Top 10 Multiple Sclerosis Stories of 2021

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by Marisa Wexler MS |

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Multiple Sclerosis News Today brought you daily coverage of the latest scientific research, advances in treatment, and clinical trials related to multiple sclerosis (MS) throughout 2021.

We look forward to continuing to be a resource for the MS community in 2022. Here are the Top 10 most-read articles of 2021, with a brief description of what made them relevant for our readers.

No. 10 — “Ponvory (ponesimod) Approved for Adults With Relapsing Forms of MS”

In March, Janssen announced that its oral medication Ponvory (ponesimod) was approved by the U.S. Food and Drug Administration (FDA) to treat adults with relapsing forms of MS, including clinically isolated syndromerelapsing-remitting MS (RRMS), and active secondary progressive MS (SPMS).

The approval was supported by data from the pivotal OPTIMUM Phase 3 clinical trial (NCT02425644), in which Ponvory significantly outperformed the approved therapy Aubagio (teriflunomide) in terms of reducing relapse rates.

No. 9 — “National MS Society Urges DMT Dosing Changes for COVID-19 Vaccinations”

Vaccines are effective for preventing severe disease from COVID-19, but disease-modifying therapies (DMTs) for MS, which work by lowering immune activity, may reduce vaccine effectiveness. Based on data available at the time, the National MS Society recommended in February that people with MS who are about to start on immune-suppressing DMTs should wait to do so until until at least four weeks after they get vaccinated. Alterations in dosing schedules also were recommended for certain DMTs.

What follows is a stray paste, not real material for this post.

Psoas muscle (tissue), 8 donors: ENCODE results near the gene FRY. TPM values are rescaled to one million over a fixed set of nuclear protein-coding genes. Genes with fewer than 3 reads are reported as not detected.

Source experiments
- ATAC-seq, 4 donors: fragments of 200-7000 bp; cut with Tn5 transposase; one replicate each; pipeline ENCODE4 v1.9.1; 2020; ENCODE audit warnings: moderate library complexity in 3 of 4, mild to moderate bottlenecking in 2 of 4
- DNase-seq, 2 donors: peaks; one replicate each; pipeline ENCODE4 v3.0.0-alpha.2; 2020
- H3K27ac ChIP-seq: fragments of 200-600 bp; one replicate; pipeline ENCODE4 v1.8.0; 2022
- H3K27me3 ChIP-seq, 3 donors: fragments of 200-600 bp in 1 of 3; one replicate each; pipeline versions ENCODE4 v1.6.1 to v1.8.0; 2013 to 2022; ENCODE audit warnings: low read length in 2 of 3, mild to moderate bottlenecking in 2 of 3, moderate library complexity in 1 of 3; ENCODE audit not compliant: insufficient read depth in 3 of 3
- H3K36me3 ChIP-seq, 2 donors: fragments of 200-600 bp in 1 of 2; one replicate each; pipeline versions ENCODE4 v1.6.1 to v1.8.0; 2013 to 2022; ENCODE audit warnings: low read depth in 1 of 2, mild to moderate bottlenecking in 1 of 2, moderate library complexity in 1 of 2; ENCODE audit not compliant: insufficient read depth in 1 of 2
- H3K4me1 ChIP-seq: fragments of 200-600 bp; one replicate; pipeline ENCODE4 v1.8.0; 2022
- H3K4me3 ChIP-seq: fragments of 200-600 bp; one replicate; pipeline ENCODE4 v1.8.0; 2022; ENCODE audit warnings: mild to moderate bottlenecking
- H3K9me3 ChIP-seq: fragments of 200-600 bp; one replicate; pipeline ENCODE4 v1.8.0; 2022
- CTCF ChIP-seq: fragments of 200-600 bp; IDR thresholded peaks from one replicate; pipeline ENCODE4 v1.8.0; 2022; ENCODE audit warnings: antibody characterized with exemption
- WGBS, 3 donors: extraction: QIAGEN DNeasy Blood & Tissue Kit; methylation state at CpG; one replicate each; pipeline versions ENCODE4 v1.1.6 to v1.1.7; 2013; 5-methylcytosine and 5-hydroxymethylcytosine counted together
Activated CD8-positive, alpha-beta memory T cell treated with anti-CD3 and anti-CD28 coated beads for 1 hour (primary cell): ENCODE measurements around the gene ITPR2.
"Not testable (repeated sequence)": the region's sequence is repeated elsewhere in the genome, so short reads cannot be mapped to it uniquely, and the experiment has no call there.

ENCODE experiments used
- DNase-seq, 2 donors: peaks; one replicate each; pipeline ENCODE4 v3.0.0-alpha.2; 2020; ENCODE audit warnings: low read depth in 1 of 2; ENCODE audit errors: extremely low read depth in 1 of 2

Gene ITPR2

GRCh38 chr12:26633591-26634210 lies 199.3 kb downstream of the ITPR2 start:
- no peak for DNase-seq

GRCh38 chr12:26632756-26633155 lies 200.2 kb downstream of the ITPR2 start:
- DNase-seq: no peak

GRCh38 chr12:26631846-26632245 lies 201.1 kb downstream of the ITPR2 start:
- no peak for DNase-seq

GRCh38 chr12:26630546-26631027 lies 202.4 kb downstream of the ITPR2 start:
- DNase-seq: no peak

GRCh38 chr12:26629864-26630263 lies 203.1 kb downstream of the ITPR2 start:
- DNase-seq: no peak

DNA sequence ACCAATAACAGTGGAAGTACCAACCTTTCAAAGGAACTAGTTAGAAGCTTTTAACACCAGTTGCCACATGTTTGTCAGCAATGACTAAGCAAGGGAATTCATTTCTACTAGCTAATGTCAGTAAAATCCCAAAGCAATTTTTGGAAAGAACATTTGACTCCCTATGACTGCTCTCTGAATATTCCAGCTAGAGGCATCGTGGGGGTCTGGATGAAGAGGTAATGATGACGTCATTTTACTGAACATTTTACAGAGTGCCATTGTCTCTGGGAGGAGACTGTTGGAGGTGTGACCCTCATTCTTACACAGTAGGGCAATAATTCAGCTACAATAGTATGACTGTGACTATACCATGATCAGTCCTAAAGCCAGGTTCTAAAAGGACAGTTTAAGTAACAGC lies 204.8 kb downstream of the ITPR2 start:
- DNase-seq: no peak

No. 8 — “Healthy Diet Linked to Better Mental, Physical Life Quality in Dutch Study”

Scientists in the Netherlands found that women with MS who have a higher-quality diet — composed of substantial amounts of vegetables, fruits, fiber, and healthy types of fats — reported significantly better mental and physical quality of life.

The online survey of 728 MS patients collected detailed information about diet, as well as data on quality of life and physical and mental health. It also found a similar, but nonsignificant trend in men.

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Vitamin D Supplements May Improve MS Quality of Life

No. 7 — “Vitamin D Binding Protein a Potential Biomarker in MS”

A team of researchers in Iran found that vitamin D binding protein (VDBP), which binds to vitamin D and helps transport it through the body, could potentially serve as a biomarker of the disease.

The analysis included 296 people with newly diagnosed MS and 313 healthy controls. While no differences in common genetic variants of VDBP were observed between the groups, a sub-analysis of 77 MS patients and 67 controls revealed that VDBP levels were significantly lower in the MS group. The scientists stressed the need for more research to determine whether VDBP could predict the risk of developing MS.

No. 6 — “Tecfidera, Gilenya and Ocrevus Losing Favor as Switch Therapies in US, Spherix Finds”

In April, a report from Spherix showed that Genentech’s Ocrevus (ocrelizumab) was the most commonly stopped MS therapy in the U.S. due to concerns surrounding COVID-19. Biogen’s fumarate-based oral treatment Tecfidera (dimethyl fumarate) had also lost ground to other similar therapies, particularly Vumerity (diroximel fumarate), another fumarate medication made by Biogen that causes fewer and less severe digestive side effects.